Over the past year, Brown held a series of Subcommittee on Economic Policy hearings examining ways to rebuild U.S. manufacturing and strengthen our nation’s middle class. Past hearings have featured (1) "Lessons from the New Deal", exploring how to apply New Deal era strategy to today’s economy, (2) “Manufacturing and the Credit Crisis,” evaluating challenges manufacturers face in the current recession; (3) “The U.S. as Global Competitor: What Are the Elements of a National Manufacturing Strategy", examining how best to establish a national manufacturing policy; (4) "Restoring Credit to Manufacturers," investigating the challenges U.S. manufacturers face in the current recession. Most recently, Brown’s hearing “Weathering the Storm: Creating Jobs in the Recession.” outlined priorities to stimulate job growth and expand manufacturing.

Brown is also fighting to ensure that our nation’s trade laws work for domestic manufacturing and American workers. This year, Brown has testified twice before the International Trade Commission (ITC) on behalf of Ohio workers affected by excessive imports. More information about Brown’s advocacy can be found HERE and HERE.  The Senator is the author of the Trade Enforcement Priorities Act of 2009, legislation that would give the federal government more authority to address trade barriers. The legislation would require the U.S. Trade Representative to analyze trade barriers that have the most adverse effect on U.S. exports and employment, and crack down on these unfair practices. In November, marking the ten-year anniversary of the World Trade Organization (WTO) demonstrations in Seattle and the Nov. 30-Dec 2 WTO ministerial in Geneva, Switzerland, Brown reintroduced the Trade Reform, Accountability, Development, and Employment (TRADE) Act, which he first proposed last year. Brown’s bill would revamp U.S. trade policy by mandating trade pact reviews, establishing higher standards, protecting workers in developing nations, and restoring Congressional oversight of future trade agreements.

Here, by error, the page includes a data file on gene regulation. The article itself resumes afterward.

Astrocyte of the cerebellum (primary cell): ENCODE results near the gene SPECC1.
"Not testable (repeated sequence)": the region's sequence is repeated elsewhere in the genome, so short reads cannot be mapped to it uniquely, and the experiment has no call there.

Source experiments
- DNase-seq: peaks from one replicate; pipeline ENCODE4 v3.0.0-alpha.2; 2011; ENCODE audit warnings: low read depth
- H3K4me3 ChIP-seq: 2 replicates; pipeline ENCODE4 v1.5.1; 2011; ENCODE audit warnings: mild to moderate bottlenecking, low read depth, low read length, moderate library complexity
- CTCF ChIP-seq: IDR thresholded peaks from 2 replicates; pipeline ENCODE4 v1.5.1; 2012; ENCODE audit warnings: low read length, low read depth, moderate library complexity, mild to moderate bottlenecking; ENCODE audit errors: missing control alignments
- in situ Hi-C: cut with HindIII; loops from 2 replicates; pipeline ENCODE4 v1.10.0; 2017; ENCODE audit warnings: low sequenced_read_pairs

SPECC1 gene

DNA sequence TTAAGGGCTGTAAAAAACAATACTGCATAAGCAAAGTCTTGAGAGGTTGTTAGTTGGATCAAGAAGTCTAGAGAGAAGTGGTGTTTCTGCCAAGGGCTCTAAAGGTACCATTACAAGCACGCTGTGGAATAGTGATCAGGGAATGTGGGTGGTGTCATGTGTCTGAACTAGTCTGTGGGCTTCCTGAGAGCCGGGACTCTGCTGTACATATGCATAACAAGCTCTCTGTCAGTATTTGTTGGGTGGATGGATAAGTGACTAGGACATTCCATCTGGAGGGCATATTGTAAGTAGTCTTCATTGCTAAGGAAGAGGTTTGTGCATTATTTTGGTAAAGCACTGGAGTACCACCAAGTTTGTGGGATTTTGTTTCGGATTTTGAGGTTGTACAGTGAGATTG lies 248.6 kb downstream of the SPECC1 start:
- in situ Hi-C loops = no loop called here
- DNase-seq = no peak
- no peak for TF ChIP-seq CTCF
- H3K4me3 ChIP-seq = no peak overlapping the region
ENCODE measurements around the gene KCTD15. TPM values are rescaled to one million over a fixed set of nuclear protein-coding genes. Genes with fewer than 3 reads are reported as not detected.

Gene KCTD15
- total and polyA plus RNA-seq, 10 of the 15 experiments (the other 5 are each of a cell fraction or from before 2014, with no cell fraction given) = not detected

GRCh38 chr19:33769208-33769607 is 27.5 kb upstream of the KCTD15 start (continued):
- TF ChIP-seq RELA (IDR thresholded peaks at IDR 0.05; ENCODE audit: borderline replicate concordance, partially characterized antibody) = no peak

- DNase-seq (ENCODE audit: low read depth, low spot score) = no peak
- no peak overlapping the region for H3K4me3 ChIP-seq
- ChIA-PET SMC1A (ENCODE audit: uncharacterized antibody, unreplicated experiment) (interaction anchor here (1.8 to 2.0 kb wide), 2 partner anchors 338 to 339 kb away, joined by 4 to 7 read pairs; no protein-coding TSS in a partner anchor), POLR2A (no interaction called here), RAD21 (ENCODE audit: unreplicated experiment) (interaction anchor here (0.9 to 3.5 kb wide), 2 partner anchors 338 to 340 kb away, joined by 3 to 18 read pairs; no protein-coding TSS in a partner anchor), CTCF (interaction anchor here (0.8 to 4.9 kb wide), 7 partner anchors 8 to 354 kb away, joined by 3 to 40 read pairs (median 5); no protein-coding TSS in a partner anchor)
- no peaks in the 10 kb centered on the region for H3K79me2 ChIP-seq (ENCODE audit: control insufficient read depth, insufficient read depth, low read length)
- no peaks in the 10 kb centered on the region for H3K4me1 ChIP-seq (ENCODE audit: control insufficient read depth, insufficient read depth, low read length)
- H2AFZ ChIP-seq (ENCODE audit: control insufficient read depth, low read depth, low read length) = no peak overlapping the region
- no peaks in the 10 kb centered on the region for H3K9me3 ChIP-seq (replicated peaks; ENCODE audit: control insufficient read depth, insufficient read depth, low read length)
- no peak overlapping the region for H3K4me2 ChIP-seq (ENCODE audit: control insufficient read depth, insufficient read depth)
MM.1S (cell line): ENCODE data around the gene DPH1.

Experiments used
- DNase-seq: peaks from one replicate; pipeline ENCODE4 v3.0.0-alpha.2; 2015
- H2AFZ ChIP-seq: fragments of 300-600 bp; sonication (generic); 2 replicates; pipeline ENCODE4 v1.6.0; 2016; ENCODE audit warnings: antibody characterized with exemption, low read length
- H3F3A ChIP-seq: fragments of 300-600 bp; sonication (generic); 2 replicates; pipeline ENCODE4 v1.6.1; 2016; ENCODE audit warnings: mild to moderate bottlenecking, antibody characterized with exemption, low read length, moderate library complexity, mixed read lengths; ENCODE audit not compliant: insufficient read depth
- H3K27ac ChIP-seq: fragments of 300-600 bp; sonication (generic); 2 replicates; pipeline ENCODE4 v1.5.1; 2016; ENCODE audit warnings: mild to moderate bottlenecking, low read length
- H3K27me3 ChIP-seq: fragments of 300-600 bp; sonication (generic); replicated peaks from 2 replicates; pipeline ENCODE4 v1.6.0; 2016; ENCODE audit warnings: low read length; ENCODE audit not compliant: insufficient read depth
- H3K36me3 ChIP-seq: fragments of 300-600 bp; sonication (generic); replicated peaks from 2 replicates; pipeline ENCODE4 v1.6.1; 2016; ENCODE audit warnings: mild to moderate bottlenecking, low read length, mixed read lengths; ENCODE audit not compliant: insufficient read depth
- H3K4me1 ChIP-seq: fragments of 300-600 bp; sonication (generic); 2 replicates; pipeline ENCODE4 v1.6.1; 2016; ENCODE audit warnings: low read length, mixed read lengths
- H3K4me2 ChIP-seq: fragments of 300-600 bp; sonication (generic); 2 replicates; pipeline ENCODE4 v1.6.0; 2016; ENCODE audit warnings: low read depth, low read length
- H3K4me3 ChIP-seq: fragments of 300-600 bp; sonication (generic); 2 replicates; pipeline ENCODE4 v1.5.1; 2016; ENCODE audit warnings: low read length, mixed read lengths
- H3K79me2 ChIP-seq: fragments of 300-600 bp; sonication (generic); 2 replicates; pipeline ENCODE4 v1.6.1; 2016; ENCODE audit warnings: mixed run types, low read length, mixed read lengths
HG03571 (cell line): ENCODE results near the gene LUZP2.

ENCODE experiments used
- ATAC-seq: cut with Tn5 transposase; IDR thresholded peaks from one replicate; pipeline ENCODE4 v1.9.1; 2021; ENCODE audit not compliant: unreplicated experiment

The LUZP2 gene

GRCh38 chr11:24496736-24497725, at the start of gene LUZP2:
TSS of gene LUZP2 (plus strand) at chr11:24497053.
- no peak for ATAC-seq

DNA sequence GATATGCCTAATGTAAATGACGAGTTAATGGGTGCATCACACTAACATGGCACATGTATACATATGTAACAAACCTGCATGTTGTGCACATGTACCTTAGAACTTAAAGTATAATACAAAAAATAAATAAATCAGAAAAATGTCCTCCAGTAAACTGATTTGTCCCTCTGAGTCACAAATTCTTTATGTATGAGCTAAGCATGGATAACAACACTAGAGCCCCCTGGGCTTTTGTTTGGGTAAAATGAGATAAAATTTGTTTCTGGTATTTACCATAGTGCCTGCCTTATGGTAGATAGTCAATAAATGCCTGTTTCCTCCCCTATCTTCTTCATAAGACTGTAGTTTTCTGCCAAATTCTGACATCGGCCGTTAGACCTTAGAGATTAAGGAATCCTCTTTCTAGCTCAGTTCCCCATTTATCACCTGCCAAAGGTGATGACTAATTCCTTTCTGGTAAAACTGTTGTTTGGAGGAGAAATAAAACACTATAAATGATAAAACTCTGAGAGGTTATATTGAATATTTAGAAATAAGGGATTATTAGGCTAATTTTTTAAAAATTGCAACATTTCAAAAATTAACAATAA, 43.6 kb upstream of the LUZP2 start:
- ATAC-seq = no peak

Since 2007, Sen. Brown has held more than 140 roundtables and met with Ohioans to develop strategies to improve the competitiveness of Ohio manufacturing. Brown is a leading proponent of expanding U.S. manufacturing through clean energy production. This summer, Brown introduced the Investments for Manufacturing Progress and Clean Technology (IMPACT) Act, which would establish a $30 billion Manufacturing Revolving Loan Fund to help small and mid-sized manufacturers transition to the clean energy economy through retooling. The bill would also expand the Manufacturing Extension Partnership (MEP) in order to help manufacturers access new export markets. Brown’s legislation is estimated to have the potential to generate more than $100 billion in revenue for clean energy businesses and create 680,000 direct manufacturing jobs and nearly two million indirect jobs over five years.